In the midst of the worst health crisis America has suffered in 102 years, Senate Majority Leader Mitch McConnell decided it was still a good time to play politics.
The Kentucky Republican, in a April 22 radio interview, said it was time “to push the pause button” before moving forward with “this whole business of additional assistance for state and local governments.”
That’s reasonable ... depending on how long the pause button will stay pressed amid, among other troubling signs, record increases in unemployment filings due to the COVID-19 pandemic.
But then his office put out a news release in support of his views: “Stopping Blue State Bailouts,” an apparent allusion to some of the states having financial difficulty being run by Democrats.
Leader McConnell is among the last legislators who should be talking about dependence on the federal government: Kentucky is the fourth-most dependent on federal money for its budget, with nearly 40 percent of its funding coming from federal taxpayers in blue states like California, red states like Texas and purple states like Wisconsin.
Kentucky is quite different from New York state, but the Bluegrass State is facing a revenue shortfall just the same.
“The number of Kentuckians that have enrolled in unemployment, the shutting down of sales tax collections across the state, extending the filing deadline on income taxes … it will have major impacts on state government,” state Rep. Steven Rudy, a Republican, told the Louisville Courier-Journal.
Here’s where Kentucky and New York state differ: Kentucky receives more federal dollars than it sends to Washington, while the opposite is true in New York.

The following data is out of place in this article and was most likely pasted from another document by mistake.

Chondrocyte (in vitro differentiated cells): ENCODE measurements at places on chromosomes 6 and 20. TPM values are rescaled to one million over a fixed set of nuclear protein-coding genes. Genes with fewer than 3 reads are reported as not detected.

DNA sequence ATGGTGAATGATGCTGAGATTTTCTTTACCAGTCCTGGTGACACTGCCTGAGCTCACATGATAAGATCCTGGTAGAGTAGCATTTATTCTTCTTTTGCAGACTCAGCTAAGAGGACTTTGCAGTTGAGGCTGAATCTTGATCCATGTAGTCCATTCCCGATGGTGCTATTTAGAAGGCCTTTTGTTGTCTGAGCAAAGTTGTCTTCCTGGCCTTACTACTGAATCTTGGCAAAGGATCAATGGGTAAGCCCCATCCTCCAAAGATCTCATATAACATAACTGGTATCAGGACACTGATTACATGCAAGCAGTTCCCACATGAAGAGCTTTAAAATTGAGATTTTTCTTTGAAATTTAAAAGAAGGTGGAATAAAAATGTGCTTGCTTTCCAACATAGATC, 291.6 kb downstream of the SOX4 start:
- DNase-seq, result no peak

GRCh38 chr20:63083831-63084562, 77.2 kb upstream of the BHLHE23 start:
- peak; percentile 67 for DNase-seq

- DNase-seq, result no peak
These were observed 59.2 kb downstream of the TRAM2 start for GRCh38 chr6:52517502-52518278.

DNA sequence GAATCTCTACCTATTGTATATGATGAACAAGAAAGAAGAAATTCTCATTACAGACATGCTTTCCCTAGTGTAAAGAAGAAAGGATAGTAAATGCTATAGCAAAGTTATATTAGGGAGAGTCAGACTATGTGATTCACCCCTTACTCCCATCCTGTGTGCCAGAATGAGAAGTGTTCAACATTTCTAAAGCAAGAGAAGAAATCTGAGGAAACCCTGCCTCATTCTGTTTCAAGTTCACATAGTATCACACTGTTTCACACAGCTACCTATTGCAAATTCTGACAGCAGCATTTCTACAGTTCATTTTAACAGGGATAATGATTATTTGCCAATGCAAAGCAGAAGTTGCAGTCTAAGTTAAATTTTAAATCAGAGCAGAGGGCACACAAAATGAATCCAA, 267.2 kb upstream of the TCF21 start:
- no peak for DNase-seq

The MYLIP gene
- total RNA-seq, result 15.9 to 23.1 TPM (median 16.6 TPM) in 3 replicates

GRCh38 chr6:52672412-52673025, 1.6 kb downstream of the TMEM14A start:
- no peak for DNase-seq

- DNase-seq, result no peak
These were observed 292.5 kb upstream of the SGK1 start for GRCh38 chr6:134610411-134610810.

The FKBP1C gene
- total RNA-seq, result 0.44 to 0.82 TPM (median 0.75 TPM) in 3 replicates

“This is not the time or the place or the situation to start your divisive politics,” a visibly agitated New York Gov. Mario Cuomo said in response to McConnell. “It’s not red and blue. It’s red, white and blue.”
Or to put it another way, COVID-19 doesn’t care which way your state leans politically.
We think it’s entirely reasonable to mandate that new federal assistance not be used to clean up state messes unrelated to the pandemic. Illinois’ money pit of a state pension system is the result of decades of bad decisions and no decisions; legislators in the Land of Lincoln are going to have to fix that themselves.
We also want members of Congress and President Donald Trump to be conscious of the long-term risk of throwing billions of dollars here and billions of dollars there.
But the fact is, every state’s budget and every state’s economy is being dealt a severe blow by the pandemic, and every state will need some degree of financial assistance from the federal government.
We can, and should, debate the amounts of money to be allocated. But all of the states in question — red, blue or purple — are American states with American citizens.